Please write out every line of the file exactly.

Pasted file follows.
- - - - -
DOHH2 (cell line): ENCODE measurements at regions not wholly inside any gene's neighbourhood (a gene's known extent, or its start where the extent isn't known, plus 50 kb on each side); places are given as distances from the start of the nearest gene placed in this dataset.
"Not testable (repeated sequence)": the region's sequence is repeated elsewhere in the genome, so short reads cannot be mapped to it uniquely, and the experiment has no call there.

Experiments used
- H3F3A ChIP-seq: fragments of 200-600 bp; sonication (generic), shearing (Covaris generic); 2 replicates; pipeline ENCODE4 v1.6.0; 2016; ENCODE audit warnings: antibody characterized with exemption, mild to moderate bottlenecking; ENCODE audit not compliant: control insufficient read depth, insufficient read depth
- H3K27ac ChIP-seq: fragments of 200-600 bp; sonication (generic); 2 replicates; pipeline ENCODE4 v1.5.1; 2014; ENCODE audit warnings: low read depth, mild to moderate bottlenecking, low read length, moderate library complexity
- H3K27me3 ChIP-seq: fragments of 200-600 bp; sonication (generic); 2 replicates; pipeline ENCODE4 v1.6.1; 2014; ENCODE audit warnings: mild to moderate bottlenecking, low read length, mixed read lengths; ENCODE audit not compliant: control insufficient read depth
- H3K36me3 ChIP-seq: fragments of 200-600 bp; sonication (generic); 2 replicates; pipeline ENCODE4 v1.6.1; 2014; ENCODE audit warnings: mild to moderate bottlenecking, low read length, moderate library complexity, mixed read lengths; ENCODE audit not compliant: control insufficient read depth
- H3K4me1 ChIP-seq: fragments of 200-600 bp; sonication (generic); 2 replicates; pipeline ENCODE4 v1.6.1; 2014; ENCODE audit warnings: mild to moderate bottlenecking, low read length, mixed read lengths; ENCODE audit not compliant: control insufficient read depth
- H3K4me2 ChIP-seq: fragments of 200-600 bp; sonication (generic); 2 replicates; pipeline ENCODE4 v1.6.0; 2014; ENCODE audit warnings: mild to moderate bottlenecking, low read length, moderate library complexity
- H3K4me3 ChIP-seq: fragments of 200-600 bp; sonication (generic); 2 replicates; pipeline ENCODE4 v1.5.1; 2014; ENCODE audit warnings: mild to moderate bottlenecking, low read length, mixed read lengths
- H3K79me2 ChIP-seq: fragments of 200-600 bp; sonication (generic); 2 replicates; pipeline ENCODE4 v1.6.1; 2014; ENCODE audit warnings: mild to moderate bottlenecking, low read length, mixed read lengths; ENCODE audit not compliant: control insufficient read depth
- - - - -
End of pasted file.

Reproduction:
DOHH2 (cell line): ENCODE measurements at regions not wholly inside any gene's neighbourhood (a gene's known extent, or its start where the extent isn't known, plus 50 kb on each side); places are given as distances from the start of the nearest gene placed in this dataset.
"Not testable (repeated sequence)": the region's sequence is repeated elsewhere in the genome, so short reads cannot be mapped to it uniquely, and the experiment has no call there.

Experiments used
- H3F3A ChIP-seq: fragments of 200-600 bp; sonication (generic), shearing (Covaris generic); 2 replicates; pipeline ENCODE4 v1.6.0; 2016; ENCODE audit warnings: antibody characterized with exemption, mild to moderate bottlenecking; ENCODE audit not compliant: control insufficient read depth, insufficient read depth
- H3K27ac ChIP-seq: fragments of 200-600 bp; sonication (generic); 2 replicates; pipeline ENCODE4 v1.5.1; 2014; ENCODE audit warnings: low read depth, mild to moderate bottlenecking, low read length, moderate library complexity
- H3K27me3 ChIP-seq: fragments of 200-600 bp; sonication (generic); 2 replicates; pipeline ENCODE4 v1.6.1; 2014; ENCODE audit warnings: mild to moderate bottlenecking, low read length, mixed read lengths; ENCODE audit not compliant: control insufficient read depth
- H3K36me3 ChIP-seq: fragments of 200-600 bp; sonication (generic); 2 replicates; pipeline ENCODE4 v1.6.1; 2014; ENCODE audit warnings: mild to moderate bottlenecking, low read length, moderate library complexity, mixed read lengths; ENCODE audit not compliant: control insufficient read depth
- H3K4me1 ChIP-seq: fragments of 200-600 bp; sonication (generic); 2 replicates; pipeline ENCODE4 v1.6.1; 2014; ENCODE audit warnings: mild to moderate bottlenecking, low read length, mixed read lengths; ENCODE audit not compliant: control insufficient read depth
- H3K4me2 ChIP-seq: fragments of 200-600 bp; sonication (generic); 2 replicates; pipeline ENCODE4 v1.6.0; 2014; ENCODE audit warnings: mild to moderate bottlenecking, low read length, moderate library complexity
- H3K4me3 ChIP-seq: fragments of 200-600 bp; sonication (generic); 2 replicates; pipeline ENCODE4 v1.5.1; 2014; ENCODE audit warnings: mild to moderate bottlenecking, low read length, mixed read lengths
- H3K79me2 ChIP-seq: fragments of 200-600 bp; sonication (generic); 2 replicates; pipeline ENCODE4 v1.6.1; 2014; ENCODE audit warnings: mild to moderate bottlenecking, low read length, mixed read lengths; ENCODE audit not compliant: control insufficient read depth